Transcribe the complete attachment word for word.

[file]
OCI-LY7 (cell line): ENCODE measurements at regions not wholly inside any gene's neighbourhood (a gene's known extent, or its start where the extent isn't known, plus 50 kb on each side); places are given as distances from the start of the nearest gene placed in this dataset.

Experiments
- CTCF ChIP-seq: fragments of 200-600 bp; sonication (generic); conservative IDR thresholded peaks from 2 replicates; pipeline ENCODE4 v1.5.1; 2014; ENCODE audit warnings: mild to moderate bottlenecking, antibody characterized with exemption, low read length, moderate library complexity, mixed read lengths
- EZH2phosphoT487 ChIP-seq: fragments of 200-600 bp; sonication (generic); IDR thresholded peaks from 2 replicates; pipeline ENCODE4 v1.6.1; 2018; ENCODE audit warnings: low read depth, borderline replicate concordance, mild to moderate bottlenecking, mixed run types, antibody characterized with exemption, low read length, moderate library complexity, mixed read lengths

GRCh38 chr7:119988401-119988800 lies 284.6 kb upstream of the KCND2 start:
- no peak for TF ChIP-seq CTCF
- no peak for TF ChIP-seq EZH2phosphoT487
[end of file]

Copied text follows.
OCI-LY7 (cell line): ENCODE measurements at regions not wholly inside any gene's neighbourhood (a gene's known extent, or its start where the extent isn't known, plus 50 kb on each side); places are given as distances from the start of the nearest gene placed in this dataset.

Experiments
- CTCF ChIP-seq: fragments of 200-600 bp; sonication (generic); conservative IDR thresholded peaks from 2 replicates; pipeline ENCODE4 v1.5.1; 2014; ENCODE audit warnings: mild to moderate bottlenecking, antibody characterized with exemption, low read length, moderate library complexity, mixed read lengths
- EZH2phosphoT487 ChIP-seq: fragments of 200-600 bp; sonication (generic); IDR thresholded peaks from 2 replicates; pipeline ENCODE4 v1.6.1; 2018; ENCODE audit warnings: low read depth, borderline replicate concordance, mild to moderate bottlenecking, mixed run types, antibody characterized with exemption, low read length, moderate library complexity, mixed read lengths

GRCh38 chr7:119988401-119988800 lies 284.6 kb upstream of the KCND2 start:
- no peak for TF ChIP-seq CTCF
- no peak for TF ChIP-seq EZH2phosphoT487